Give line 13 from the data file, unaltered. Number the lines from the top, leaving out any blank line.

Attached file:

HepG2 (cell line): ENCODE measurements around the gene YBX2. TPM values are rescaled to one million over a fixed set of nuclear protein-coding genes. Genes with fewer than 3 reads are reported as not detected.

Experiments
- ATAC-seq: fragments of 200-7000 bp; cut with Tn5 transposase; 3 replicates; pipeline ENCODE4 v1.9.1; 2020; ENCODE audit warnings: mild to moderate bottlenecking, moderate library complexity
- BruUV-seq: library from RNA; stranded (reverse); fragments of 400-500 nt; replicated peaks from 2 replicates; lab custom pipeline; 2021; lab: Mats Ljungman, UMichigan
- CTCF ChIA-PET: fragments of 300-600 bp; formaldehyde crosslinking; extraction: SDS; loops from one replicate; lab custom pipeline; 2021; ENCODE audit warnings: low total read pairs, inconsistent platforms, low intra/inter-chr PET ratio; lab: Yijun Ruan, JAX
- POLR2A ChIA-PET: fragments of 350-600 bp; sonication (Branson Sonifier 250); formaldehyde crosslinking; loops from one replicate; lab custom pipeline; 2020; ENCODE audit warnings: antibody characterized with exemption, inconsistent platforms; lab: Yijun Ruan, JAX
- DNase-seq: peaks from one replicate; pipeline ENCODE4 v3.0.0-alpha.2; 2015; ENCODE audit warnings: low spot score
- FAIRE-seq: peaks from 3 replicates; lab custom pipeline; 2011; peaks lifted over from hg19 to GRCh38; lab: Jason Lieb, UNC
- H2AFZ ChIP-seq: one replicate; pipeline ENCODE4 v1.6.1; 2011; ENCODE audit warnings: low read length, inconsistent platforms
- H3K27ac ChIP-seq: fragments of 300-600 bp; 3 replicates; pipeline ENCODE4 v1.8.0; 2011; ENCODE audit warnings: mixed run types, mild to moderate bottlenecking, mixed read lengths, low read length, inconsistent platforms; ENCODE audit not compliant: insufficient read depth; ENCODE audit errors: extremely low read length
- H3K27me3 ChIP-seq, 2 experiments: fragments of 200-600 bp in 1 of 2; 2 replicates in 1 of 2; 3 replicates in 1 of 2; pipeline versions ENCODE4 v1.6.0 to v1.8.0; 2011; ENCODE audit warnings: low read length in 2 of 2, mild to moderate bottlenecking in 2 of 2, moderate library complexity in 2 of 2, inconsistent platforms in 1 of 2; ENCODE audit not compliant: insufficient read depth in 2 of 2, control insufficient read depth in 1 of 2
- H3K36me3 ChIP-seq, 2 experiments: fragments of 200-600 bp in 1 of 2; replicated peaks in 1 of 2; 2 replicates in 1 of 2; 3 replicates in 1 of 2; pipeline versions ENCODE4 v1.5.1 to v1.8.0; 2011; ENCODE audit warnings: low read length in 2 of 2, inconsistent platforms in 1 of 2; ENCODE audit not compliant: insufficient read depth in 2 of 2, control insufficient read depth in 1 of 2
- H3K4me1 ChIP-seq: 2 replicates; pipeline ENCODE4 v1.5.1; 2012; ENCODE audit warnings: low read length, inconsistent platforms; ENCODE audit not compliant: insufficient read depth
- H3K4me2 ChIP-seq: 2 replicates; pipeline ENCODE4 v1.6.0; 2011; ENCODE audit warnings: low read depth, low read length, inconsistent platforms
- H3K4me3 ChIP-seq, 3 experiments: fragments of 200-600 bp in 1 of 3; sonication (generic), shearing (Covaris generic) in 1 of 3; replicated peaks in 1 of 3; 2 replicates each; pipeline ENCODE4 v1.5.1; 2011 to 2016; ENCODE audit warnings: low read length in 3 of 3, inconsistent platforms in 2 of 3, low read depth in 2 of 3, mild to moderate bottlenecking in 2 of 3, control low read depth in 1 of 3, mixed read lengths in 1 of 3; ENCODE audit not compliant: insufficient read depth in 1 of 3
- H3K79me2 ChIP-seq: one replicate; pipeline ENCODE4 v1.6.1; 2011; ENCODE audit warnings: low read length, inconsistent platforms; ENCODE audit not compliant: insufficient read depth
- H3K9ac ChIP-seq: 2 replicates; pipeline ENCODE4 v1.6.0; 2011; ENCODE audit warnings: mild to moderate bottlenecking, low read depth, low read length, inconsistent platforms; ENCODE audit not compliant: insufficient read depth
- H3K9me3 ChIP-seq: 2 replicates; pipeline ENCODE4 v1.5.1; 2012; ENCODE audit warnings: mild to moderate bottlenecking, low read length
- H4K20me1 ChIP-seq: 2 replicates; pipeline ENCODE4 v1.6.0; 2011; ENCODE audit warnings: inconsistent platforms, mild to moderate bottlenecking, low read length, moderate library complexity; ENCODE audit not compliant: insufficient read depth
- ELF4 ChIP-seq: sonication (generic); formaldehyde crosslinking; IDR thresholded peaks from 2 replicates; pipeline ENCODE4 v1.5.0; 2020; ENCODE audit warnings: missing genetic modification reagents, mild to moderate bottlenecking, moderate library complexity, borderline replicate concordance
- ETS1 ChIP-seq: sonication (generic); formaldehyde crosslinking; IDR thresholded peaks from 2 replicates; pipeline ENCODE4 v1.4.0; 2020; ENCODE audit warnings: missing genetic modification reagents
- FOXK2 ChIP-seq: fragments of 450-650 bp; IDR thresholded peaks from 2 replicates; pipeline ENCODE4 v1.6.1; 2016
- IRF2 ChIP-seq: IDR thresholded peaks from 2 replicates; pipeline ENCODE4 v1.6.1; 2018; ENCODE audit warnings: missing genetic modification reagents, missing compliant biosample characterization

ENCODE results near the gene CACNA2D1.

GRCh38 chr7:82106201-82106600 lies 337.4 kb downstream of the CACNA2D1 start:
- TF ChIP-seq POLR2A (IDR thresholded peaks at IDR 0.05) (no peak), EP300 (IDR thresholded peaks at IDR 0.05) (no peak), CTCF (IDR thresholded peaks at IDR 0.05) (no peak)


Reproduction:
- H3K4me1 ChIP-seq: 2 replicates; pipeline ENCODE4 v1.5.1; 2012; ENCODE audit warnings: low read length, inconsistent platforms; ENCODE audit not compliant: insufficient read depth